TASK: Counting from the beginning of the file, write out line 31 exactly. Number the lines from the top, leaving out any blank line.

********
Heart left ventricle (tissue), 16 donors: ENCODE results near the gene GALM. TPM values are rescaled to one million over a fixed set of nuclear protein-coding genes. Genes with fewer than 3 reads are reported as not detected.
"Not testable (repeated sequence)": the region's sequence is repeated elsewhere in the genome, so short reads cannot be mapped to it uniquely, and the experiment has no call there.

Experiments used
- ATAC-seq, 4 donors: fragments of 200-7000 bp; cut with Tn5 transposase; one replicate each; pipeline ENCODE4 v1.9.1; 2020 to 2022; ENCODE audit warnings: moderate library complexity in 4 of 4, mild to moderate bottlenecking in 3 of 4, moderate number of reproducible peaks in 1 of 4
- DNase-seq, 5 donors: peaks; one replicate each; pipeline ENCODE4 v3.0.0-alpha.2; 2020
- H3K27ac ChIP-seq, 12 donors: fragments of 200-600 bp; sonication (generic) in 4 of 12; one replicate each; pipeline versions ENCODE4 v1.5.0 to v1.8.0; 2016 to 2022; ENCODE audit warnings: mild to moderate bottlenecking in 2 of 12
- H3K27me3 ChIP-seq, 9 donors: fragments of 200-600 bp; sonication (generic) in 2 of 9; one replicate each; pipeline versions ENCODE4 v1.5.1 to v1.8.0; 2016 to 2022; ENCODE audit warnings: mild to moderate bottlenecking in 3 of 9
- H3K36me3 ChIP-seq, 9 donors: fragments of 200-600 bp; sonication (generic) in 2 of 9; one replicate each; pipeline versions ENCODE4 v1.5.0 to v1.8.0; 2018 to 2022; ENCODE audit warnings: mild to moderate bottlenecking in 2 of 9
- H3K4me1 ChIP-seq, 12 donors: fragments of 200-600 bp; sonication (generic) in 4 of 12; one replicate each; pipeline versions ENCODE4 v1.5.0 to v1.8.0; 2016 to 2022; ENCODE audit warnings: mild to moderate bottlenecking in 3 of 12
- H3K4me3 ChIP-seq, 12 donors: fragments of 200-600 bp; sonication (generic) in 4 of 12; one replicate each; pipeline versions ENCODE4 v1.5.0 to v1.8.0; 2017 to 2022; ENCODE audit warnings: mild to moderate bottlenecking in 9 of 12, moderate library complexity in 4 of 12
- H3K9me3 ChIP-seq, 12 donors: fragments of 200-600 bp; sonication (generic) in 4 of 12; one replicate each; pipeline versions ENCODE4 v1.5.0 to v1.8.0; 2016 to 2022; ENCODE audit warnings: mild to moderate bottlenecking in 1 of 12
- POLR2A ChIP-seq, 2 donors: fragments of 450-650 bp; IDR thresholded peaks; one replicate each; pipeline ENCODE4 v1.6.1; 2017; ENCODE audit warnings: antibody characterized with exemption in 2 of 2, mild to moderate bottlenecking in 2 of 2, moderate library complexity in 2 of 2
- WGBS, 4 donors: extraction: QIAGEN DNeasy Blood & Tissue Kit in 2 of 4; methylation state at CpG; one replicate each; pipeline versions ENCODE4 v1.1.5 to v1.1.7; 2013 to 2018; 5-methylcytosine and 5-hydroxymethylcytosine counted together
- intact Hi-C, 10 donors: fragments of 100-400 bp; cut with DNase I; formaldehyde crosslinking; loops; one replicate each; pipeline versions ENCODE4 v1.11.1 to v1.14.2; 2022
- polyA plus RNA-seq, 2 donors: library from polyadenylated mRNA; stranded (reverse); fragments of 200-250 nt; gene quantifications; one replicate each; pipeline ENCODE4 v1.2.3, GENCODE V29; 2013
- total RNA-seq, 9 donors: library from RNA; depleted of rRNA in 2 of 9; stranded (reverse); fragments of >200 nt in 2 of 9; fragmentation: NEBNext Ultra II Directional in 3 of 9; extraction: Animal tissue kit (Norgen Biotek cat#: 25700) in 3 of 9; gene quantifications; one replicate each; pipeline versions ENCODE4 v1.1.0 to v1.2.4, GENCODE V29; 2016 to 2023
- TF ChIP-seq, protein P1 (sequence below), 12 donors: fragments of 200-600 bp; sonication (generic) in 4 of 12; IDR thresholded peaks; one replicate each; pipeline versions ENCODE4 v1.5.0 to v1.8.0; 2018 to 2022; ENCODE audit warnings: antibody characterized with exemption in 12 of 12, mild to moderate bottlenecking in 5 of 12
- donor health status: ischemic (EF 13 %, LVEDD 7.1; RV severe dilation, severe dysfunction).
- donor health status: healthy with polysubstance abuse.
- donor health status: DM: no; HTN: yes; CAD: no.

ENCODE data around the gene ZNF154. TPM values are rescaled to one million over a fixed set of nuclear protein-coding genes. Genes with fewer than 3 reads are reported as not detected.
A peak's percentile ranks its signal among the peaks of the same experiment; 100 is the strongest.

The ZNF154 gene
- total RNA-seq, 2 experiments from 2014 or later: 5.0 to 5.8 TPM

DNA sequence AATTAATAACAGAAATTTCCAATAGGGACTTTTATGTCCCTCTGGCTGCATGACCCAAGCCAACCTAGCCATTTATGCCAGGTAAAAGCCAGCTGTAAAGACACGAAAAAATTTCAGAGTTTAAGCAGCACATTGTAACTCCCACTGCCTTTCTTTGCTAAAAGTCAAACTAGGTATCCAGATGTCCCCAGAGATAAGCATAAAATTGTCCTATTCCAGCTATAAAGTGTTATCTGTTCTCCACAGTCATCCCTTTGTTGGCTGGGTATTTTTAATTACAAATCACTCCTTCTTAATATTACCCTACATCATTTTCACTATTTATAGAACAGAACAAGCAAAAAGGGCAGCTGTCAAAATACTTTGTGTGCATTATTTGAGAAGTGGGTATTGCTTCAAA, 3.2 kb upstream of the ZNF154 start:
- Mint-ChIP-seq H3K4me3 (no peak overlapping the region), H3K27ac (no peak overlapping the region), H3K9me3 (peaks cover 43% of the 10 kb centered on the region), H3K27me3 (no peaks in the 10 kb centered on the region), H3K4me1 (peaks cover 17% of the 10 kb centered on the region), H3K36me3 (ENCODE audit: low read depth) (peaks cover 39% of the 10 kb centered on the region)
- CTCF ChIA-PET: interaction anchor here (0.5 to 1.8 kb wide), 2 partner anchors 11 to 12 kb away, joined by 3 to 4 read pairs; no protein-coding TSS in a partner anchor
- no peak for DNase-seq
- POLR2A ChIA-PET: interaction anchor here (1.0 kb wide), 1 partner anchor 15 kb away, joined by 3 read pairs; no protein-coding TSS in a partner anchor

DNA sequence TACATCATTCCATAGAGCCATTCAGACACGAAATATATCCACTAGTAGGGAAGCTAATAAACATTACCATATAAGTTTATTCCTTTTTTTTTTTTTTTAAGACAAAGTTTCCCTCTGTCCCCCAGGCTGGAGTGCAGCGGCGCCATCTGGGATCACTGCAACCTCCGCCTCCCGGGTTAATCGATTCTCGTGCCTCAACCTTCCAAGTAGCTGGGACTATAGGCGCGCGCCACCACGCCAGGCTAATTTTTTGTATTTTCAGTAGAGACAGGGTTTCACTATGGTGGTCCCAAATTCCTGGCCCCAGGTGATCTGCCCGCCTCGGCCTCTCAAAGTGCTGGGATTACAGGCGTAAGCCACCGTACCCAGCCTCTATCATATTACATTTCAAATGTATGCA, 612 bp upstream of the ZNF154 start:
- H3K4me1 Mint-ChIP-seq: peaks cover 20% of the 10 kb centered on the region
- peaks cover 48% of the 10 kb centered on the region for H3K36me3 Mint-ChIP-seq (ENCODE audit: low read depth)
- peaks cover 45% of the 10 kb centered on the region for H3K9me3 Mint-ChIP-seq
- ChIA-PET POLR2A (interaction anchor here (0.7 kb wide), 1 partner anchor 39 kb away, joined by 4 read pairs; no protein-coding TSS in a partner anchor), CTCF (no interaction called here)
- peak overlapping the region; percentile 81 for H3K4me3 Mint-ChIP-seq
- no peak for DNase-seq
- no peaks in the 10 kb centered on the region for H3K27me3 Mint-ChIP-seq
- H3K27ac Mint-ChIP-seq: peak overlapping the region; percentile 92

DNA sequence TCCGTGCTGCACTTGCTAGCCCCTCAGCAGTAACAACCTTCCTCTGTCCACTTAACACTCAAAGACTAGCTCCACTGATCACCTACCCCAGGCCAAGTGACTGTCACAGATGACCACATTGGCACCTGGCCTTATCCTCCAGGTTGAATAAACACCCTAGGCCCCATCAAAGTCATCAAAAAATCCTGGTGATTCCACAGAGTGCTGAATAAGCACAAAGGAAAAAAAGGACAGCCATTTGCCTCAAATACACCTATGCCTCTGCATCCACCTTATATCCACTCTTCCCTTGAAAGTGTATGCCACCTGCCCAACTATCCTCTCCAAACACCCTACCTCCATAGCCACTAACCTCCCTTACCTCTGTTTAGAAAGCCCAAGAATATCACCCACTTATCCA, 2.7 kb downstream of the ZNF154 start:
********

- H3K4me1 Mint-ChIP-seq: peaks cover 20% of the 10 kb centered on the region